US 4499830 A
A shaped-charge warhead increases the lethality of the liner material by roducing a lethal material into an appropriate region of a jet penetrator so that the lethal material is projected on the shot-line ahead of a normally large slow-moving slug, or rearward portions of the stretching jet penetrator, without hindering the actual penetration process of an outer vehicle armor. The improved shaped-charge liner eliminates the necessity of using naturally pyroforic material or poisonous liquids.
1. A lethal warhead for use against a target protected by vehicle outer armor which comprises:
a cylindrical body member having an explosive holding cavity therein and a forward end;
explosive means disposed in the holding cavity of said body member;
liner means fixedly disposed in said forward end of said body member for generating jet means and slug means for penetrating said armor which includes;
a conically-shaped metal liner having an annular groove disposed in an exterior wall of said liner means further including:
an arcuate-shaped metal liner; and
lethal means which includes an annular strip of lethal material fixedly disposed in said annular groove of said liner means, for providing a plurality of "follow-through" particles to violently interact with said target.
2. A lethal warhead as recited in claim 1 wherein said lethal means includes a strip of lethal material which is at least as thick as the wall of said liner means and operatively positioned therein to provide a backward folding self-forging fragment.
3. A lethal warhead as recited in claim 1 wherein said lethal means includes an arcuate shaped member sandwiched between liner means.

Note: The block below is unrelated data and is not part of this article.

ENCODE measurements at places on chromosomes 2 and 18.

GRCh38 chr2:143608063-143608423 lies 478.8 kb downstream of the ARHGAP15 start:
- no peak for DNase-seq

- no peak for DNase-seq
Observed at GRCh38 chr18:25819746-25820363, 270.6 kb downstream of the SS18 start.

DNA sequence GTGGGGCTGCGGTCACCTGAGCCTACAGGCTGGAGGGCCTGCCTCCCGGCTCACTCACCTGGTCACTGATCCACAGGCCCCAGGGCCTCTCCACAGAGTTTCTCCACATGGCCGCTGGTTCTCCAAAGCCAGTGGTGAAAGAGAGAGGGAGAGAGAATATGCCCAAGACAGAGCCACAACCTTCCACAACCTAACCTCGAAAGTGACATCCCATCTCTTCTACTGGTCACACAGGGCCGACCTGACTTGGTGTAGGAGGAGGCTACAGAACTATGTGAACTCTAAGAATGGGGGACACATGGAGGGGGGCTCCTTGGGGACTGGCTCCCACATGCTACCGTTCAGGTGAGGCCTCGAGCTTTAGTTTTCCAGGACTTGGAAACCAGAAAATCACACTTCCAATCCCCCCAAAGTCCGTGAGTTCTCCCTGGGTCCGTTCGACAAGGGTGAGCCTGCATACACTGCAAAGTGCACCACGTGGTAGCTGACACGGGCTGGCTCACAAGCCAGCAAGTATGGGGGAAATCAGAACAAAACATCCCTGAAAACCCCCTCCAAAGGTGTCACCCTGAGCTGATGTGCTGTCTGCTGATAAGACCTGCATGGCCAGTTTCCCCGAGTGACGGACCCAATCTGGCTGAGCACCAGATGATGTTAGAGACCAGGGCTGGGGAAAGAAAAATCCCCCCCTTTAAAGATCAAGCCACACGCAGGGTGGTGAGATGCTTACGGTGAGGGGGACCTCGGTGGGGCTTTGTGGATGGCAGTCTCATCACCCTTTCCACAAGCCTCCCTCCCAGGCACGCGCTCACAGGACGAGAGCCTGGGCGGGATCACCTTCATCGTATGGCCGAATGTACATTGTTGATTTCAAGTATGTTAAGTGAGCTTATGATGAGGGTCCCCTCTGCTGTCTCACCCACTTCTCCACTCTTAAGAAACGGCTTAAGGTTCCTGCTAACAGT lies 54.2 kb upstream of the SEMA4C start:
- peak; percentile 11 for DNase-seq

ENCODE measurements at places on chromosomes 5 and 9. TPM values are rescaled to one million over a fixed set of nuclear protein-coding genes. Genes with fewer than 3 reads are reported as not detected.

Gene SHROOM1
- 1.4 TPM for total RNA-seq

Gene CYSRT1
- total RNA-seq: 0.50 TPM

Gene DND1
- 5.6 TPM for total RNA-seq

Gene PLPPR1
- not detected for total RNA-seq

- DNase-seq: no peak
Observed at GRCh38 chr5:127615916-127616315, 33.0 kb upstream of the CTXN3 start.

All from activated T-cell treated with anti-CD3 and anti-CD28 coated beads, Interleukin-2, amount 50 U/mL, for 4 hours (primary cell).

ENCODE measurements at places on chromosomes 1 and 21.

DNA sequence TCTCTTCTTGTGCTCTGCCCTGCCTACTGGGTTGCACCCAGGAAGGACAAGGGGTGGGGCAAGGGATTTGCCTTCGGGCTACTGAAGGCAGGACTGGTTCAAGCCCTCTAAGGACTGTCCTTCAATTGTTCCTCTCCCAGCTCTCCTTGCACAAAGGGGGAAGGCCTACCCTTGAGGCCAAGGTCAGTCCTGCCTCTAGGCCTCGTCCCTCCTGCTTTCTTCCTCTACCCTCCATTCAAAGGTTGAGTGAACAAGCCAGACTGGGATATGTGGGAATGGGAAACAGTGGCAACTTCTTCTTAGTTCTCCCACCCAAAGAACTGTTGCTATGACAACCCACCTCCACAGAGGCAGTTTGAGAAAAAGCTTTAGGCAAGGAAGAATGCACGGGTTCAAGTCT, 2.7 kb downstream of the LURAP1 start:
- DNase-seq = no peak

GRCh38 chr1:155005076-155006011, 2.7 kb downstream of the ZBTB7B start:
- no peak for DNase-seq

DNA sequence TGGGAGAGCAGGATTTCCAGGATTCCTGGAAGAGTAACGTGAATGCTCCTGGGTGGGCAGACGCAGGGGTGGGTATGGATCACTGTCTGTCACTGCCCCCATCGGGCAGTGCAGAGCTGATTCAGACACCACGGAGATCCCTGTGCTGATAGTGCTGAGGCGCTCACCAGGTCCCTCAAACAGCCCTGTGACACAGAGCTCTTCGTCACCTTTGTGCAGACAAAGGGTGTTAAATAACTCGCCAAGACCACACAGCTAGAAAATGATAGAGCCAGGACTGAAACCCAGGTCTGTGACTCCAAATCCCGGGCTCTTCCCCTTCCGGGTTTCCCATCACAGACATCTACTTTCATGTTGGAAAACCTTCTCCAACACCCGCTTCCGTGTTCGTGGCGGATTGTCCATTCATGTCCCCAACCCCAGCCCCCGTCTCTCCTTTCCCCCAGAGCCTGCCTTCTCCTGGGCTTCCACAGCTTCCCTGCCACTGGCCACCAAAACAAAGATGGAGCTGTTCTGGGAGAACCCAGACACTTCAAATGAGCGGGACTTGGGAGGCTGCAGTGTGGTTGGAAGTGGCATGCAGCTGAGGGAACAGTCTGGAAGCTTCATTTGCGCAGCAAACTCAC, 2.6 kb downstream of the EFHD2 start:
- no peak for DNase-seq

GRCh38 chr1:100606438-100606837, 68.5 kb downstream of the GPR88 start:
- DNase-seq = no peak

4. A lethal warhead as recited in claim 1 wherein said explosive means, liner means and lethal means dimensions are selected so that after said liner means collapses, a front segment of said lethal material acquires a velocity VD along the length of a stretching jet formed from said liner means.
5. A lethal warhead as recited in claim 4 wherein said explosive means, liner means, lethal means dimensions and said velocity VD are selected so that said lethal material impacts proximate to the rear surface of said vehicle outer armor.
6. A lethal warhead as recited in claim 5 wherein said explosive means, liner means, lethal means dimensions and said velocity VD are selected so that said lethal material impacts said target along a shot-line of said warhead.
7. A lethal warhead as recited in claim 6 wherein said explosive means, liner means, lethal means dimensions and velocity VD are selected so that said lethal material enters inside of said vehicle without penetrating into said vehicle outer armor.
8. A lethal warhead as recited in claim 7 wherein said explosive means, liner means, lethal means dimensions and velocity VD are selected so that said lethal material produces fires, toxicity effects, spall fragment distribution or other forms of behind the armor lethality.
9. A lethal warhead as recited in claim 8 wherein said explosive means, liner means, lethal means dimensions and velocity VD are selected so that said lethal material increases the violence of the chemical reaction between the residual penetrator and any propellant, fuel, or explosive which the penetrator impacts.
The invention described herein may be manufactured, used and licensed by or for the Government for Governmental purposes without the payment to us of any royalty thereon.